You can see I have quite a few roofs prepared as part of a great carriage building project I may get on with once I conquer my addiction to building inappropriate locomotives...

roof_line_up.JPG.dfca230af07cbd6d679a5af61dcb91b6.JPG

 

While I'm sharing my carriage-building secrets (and here seems an appropriate place), I have another couple of things I do to Masterclass coaches...

 

I have finally hit upon a good way of fitting bogies to the LMS carriages, having decided I didn't like the fold-up boxes and washers included as part of the underframe etches.

I solder a 10BA nut directly onto the underneath of the chassis, and a couple of lengths of 1.5mm rod (nickel silver in this photo) either side of it. These stand a gnat's whisker proud of the bottom of the sole bar etches.

To fix the bogie, I use a 2mm Association phosphor bronze axle bearing, with the hole opened out to 1.65mm to clear the 10BA bolt.

The hole in the bogie is opened out with broaches to be a running fit on the bearing.

I find that the depth of the bearing gives just enough clearance for the bogie to rock backwards and forwards. The nickel silver rods prevent any side-to-side rocking, so the coach rides wobble-free - something I had found difficult to achieve in the past. The bolt can be done up tight, and won't vibrate loose.

500543760_bogiefitting.jpg.404516eb629a483e84ae50a42c99fb0b.jpg

 

My final tip goes back to the roofs. For Stanier period coaches, the plain resin roofs need some representation of the strips covering the panel joints to be added.

I have found something that doesn't look horrendously overscale in Jammydog micro masking tape. This is very thin paper tape, available in a variety of widths down to 0.5mm - which is what I have been using.

Nice features are that I can see my pencil marks on the roof through it, and it is re-positionable.

My method of application is to cut an over-long strip, stick it in position on the roof (checking with a square) and press it into the guttering with my fingernail. The excess is then trimmed off carefully with a curved scalpel blade aimed into the corner of the gutter.

The adhesive isn't too strong, but once painted it won't go anywhere.

199208470_roofstrip.jpg.2eaf66dbe4789777353cc589de5150fb.jpg

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8 hours ago, Nick Mitchell said:

In my Lancashire Carriage Works, I too use magnets to affix my coach roofs (didn't it used to be rooves?).

 

These are 2mm dia. x 1mm neodymium magnets bought on line by the gazillion.

On the masterclass resin roofs there is a convenient ridge in which to bury them - I drill a shallow hole and fix them in with cyano.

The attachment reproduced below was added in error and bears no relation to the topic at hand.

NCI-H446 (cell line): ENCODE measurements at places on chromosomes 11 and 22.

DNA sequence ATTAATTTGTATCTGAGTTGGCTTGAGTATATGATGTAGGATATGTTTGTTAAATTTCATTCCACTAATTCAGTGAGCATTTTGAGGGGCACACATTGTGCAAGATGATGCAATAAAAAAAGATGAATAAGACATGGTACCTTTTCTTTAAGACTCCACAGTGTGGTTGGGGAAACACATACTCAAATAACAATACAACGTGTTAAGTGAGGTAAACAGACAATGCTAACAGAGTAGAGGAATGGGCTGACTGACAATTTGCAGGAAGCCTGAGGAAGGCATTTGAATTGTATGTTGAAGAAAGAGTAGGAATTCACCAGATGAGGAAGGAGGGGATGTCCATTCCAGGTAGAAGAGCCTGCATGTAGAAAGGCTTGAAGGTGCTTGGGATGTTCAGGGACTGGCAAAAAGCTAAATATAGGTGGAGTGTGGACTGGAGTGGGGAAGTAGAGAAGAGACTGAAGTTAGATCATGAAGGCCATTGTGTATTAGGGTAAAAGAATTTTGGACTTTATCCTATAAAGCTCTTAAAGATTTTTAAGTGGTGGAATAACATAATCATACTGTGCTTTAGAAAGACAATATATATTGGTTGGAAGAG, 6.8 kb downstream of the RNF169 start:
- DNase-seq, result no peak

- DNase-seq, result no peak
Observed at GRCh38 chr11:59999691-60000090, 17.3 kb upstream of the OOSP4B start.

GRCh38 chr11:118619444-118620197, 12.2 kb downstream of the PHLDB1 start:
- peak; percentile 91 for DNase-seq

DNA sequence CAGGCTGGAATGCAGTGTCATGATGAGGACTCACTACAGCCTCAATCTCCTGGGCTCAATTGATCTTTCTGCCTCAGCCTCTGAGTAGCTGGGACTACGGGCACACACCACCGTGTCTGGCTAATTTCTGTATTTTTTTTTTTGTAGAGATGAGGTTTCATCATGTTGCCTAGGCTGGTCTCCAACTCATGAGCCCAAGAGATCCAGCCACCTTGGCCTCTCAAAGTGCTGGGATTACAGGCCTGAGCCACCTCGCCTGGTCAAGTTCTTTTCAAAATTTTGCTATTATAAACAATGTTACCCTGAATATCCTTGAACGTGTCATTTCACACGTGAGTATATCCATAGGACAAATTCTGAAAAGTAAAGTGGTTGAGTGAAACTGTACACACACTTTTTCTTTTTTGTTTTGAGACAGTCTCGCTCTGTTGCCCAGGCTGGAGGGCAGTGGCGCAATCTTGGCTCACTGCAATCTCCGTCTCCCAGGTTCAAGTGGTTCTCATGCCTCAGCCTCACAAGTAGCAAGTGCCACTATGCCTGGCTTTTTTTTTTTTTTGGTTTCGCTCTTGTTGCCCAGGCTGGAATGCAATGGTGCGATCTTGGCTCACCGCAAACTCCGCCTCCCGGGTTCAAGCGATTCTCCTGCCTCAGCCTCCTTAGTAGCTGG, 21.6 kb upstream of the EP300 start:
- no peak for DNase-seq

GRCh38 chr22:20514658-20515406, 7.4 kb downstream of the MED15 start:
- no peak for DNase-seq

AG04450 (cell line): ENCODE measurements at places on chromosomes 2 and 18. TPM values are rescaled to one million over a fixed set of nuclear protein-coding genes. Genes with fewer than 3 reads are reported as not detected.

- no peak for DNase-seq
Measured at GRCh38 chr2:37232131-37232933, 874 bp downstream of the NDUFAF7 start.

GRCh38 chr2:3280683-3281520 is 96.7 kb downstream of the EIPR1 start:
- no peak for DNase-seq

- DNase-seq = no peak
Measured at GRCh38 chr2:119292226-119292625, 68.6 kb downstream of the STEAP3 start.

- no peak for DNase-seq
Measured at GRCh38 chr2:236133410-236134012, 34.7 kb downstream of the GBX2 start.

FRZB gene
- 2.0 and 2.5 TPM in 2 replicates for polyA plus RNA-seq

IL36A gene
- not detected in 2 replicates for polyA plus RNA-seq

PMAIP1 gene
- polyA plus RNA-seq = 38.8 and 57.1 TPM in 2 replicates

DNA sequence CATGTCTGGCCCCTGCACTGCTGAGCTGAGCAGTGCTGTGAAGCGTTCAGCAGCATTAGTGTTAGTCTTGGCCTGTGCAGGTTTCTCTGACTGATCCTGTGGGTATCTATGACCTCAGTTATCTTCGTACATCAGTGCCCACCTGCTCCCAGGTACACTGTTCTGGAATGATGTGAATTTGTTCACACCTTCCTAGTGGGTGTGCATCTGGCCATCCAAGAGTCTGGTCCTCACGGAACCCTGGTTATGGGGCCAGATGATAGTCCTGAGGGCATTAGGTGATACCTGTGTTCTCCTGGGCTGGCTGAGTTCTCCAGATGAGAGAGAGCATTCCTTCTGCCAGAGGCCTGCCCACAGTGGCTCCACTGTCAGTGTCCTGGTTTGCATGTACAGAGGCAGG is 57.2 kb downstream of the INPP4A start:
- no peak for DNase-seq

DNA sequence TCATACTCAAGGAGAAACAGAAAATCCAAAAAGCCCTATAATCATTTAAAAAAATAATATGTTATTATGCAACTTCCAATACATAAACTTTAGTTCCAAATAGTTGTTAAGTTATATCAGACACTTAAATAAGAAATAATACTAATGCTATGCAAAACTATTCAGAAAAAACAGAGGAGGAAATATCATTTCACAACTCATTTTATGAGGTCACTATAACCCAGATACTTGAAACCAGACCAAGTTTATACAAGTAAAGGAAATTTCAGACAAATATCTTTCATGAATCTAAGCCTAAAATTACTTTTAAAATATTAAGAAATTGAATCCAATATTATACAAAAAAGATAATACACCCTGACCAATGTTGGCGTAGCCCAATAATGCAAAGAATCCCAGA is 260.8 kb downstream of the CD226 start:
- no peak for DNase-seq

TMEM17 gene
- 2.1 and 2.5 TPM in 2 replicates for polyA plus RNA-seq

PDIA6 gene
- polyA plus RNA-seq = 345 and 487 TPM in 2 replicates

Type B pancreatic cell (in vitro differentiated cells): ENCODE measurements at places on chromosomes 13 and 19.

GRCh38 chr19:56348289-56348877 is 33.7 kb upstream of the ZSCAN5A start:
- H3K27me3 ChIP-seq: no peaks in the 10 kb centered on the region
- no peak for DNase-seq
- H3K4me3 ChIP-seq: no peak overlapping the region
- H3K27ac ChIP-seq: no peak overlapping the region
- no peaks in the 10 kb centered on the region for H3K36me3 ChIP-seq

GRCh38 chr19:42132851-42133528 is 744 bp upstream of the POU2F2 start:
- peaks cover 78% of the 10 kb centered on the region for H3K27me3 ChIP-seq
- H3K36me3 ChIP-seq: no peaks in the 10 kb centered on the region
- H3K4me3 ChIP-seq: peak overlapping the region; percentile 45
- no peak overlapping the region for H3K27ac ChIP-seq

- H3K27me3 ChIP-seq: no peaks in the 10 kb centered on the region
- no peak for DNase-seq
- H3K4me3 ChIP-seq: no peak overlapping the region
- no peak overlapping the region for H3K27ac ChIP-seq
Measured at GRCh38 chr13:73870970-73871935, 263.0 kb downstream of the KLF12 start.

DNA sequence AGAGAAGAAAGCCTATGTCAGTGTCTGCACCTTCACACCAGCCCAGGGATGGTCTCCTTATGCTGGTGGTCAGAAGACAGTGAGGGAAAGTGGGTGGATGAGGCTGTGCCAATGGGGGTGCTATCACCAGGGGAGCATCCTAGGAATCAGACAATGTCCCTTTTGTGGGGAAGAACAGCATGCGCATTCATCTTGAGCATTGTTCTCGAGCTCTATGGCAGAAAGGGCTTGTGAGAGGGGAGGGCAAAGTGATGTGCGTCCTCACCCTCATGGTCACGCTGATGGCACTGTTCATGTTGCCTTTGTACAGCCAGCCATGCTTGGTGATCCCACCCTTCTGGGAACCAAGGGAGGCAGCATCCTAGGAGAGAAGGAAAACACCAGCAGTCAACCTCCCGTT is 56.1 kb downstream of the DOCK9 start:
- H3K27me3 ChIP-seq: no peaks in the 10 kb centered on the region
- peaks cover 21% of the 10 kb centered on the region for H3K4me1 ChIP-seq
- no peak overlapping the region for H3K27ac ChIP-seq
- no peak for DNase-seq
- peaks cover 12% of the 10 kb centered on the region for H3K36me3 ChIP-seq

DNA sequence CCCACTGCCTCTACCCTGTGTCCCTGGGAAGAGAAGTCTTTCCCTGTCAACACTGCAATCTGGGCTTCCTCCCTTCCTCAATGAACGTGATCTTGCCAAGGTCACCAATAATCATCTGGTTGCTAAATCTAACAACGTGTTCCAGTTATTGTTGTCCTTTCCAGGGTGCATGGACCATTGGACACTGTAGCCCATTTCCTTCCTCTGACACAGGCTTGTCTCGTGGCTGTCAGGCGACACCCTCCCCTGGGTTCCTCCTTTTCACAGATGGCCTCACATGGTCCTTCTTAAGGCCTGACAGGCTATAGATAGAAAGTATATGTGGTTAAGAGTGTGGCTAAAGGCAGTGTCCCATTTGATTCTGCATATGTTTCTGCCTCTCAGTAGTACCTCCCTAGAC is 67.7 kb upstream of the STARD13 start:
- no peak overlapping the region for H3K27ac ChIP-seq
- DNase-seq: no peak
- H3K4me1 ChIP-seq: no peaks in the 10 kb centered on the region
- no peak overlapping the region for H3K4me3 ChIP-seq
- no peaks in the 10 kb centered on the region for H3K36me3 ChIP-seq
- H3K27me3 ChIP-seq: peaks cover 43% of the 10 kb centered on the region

They are attracted to a ledge bent up from 10 thou. strip steel, soldered onto the coach end.

I found that 2 of these magnets each end gave the optimum fixing.

The photo below should explain everything better than words...

1838576154_magnetsandledge.jpg.9e60b603c4de6c27ec6e70dc42542713.jpg

You may notice in the above photo I have also added a length of 1.0 x 0.5 mm strip (actually Association plain strip rail) above the windows for strength. I don't know if this is really necessary.

You can see I have quite a few roofs prepared as part of a great carriage building project I may get on with once I conquer my addiction to building inappropriate locomotives...

roof_line_up.JPG.dfca230af07cbd6d679a5af61dcb91b6.JPG

 

While I'm sharing my carriage-building secrets (and here seems an appropriate place), I have another couple of things I do to Masterclass coaches...

 

I have finally hit upon a good way of fitting bogies to the LMS carriages, having decided I didn't like the fold-up boxes and washers included as part of the underframe etches.

I solder a 10BA nut directly onto the underneath of the chassis, and a couple of lengths of 1.5mm rod (nickel silver in this photo) either side of it. These stand a gnat's whisker proud of the bottom of the sole bar etches.

To fix the bogie, I use a 2mm Association phosphor bronze axle bearing, with the hole opened out to 1.65mm to clear the 10BA bolt.

The hole in the bogie is opened out with broaches to be a running fit on the bearing.

I find that the depth of the bearing gives just enough clearance for the bogie to rock backwards and forwards. The nickel silver rods prevent any side-to-side rocking, so the coach rides wobble-free - something I had found difficult to achieve in the past. The bolt can be done up tight, and won't vibrate loose.

500543760_bogiefitting.jpg.404516eb629a483e84ae50a42c99fb0b.jpg

 

My final tip goes back to the roofs. For Stanier period coaches, the plain resin roofs need some representation of the strips covering the panel joints to be added.

I have found something that doesn't look horrendously overscale in Jammydog micro masking tape. This is very thin paper tape, available in a variety of widths down to 0.5mm - which is what I have been using.